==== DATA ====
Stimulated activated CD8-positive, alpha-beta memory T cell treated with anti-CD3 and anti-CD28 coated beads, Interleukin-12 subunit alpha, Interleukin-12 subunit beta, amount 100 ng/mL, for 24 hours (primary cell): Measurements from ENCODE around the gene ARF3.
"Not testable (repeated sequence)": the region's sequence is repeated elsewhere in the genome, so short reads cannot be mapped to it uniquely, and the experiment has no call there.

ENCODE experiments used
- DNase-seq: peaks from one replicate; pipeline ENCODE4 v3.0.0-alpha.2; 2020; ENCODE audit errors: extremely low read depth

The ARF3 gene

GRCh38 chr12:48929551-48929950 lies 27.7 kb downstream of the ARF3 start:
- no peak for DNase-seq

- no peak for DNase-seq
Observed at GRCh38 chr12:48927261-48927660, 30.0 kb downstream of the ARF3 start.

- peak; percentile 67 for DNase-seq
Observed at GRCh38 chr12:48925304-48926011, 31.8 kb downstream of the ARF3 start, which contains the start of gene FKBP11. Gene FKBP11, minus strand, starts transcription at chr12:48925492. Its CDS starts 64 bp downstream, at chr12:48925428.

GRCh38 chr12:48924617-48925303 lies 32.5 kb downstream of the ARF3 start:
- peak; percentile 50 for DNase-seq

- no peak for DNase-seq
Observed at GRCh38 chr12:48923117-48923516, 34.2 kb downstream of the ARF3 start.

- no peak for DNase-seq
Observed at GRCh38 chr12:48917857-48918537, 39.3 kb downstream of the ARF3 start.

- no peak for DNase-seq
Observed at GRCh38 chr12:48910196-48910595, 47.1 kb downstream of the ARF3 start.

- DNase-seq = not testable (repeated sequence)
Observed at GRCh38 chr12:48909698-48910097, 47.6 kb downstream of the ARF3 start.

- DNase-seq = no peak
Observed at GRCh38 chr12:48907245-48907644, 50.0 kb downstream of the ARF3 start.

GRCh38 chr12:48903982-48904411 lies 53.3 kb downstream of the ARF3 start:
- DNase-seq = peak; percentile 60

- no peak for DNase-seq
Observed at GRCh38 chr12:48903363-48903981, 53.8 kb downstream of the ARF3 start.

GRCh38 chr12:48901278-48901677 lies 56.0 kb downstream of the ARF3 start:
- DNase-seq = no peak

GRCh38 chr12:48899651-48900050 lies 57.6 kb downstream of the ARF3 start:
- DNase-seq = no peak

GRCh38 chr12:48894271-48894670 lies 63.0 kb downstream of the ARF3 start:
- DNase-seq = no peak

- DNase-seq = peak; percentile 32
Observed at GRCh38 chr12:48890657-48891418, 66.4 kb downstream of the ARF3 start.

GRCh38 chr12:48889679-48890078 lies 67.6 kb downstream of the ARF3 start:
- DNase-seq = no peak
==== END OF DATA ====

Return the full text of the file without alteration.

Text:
Stimulated activated CD8-positive, alpha-beta memory T cell treated with anti-CD3 and anti-CD28 coated beads, Interleukin-12 subunit alpha, Interleukin-12 subunit beta, amount 100 ng/mL, for 24 hours (primary cell): Measurements from ENCODE around the gene ARF3.
"Not testable (repeated sequence)": the region's sequence is repeated elsewhere in the genome, so short reads cannot be mapped to it uniquely, and the experiment has no call there.

ENCODE experiments used
- DNase-seq: peaks from one replicate; pipeline ENCODE4 v3.0.0-alpha.2; 2020; ENCODE audit errors: extremely low read depth

The ARF3 gene

GRCh38 chr12:48929551-48929950 lies 27.7 kb downstream of the ARF3 start:
- no peak for DNase-seq

- no peak for DNase-seq
Observed at GRCh38 chr12:48927261-48927660, 30.0 kb downstream of the ARF3 start.

- peak; percentile 67 for DNase-seq
Observed at GRCh38 chr12:48925304-48926011, 31.8 kb downstream of the ARF3 start, which contains the start of gene FKBP11. Gene FKBP11, minus strand, starts transcription at chr12:48925492. Its CDS starts 64 bp downstream, at chr12:48925428.

GRCh38 chr12:48924617-48925303 lies 32.5 kb downstream of the ARF3 start:
- peak; percentile 50 for DNase-seq

- no peak for DNase-seq
Observed at GRCh38 chr12:48923117-48923516, 34.2 kb downstream of the ARF3 start.

- no peak for DNase-seq
Observed at GRCh38 chr12:48917857-48918537, 39.3 kb downstream of the ARF3 start.

- no peak for DNase-seq
Observed at GRCh38 chr12:48910196-48910595, 47.1 kb downstream of the ARF3 start.

- DNase-seq = not testable (repeated sequence)
Observed at GRCh38 chr12:48909698-48910097, 47.6 kb downstream of the ARF3 start.

- DNase-seq = no peak
Observed at GRCh38 chr12:48907245-48907644, 50.0 kb downstream of the ARF3 start.

GRCh38 chr12:48903982-48904411 lies 53.3 kb downstream of the ARF3 start:
- DNase-seq = peak; percentile 60

- no peak for DNase-seq
Observed at GRCh38 chr12:48903363-48903981, 53.8 kb downstream of the ARF3 start.

GRCh38 chr12:48901278-48901677 lies 56.0 kb downstream of the ARF3 start:
- DNase-seq = no peak

GRCh38 chr12:48899651-48900050 lies 57.6 kb downstream of the ARF3 start:
- DNase-seq = no peak

GRCh38 chr12:48894271-48894670 lies 63.0 kb downstream of the ARF3 start:
- DNase-seq = no peak

- DNase-seq = peak; percentile 32
Observed at GRCh38 chr12:48890657-48891418, 66.4 kb downstream of the ARF3 start.

GRCh38 chr12:48889679-48890078 lies 67.6 kb downstream of the ARF3 start:
- DNase-seq = no peak